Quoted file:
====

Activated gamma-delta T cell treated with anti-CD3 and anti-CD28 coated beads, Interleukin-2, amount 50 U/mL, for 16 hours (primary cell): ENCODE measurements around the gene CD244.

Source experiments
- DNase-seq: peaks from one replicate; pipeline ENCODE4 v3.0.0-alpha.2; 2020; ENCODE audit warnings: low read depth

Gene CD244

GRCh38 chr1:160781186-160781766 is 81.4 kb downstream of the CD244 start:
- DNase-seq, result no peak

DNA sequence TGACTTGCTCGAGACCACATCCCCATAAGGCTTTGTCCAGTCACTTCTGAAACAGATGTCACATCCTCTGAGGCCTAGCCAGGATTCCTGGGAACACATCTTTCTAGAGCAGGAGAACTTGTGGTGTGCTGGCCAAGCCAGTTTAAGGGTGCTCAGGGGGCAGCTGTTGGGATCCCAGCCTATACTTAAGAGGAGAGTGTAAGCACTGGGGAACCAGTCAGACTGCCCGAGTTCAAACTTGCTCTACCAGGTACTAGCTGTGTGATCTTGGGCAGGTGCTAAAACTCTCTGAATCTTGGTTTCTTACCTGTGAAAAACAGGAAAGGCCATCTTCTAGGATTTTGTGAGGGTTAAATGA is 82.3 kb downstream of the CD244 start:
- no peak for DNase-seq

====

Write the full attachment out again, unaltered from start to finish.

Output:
Activated gamma-delta T cell treated with anti-CD3 and anti-CD28 coated beads, Interleukin-2, amount 50 U/mL, for 16 hours (primary cell): ENCODE measurements around the gene CD244.

Source experiments
- DNase-seq: peaks from one replicate; pipeline ENCODE4 v3.0.0-alpha.2; 2020; ENCODE audit warnings: low read depth

Gene CD244

GRCh38 chr1:160781186-160781766 is 81.4 kb downstream of the CD244 start:
- DNase-seq, result no peak

DNA sequence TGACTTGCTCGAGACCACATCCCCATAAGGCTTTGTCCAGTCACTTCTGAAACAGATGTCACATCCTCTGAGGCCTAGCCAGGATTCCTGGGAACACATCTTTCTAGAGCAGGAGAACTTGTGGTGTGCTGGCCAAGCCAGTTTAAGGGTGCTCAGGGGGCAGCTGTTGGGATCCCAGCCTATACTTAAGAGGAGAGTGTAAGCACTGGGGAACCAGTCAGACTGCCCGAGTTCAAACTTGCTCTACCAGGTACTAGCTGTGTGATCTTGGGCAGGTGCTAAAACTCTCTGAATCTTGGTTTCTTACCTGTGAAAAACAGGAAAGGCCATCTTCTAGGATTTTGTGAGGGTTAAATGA is 82.3 kb downstream of the CD244 start:
- no peak for DNase-seq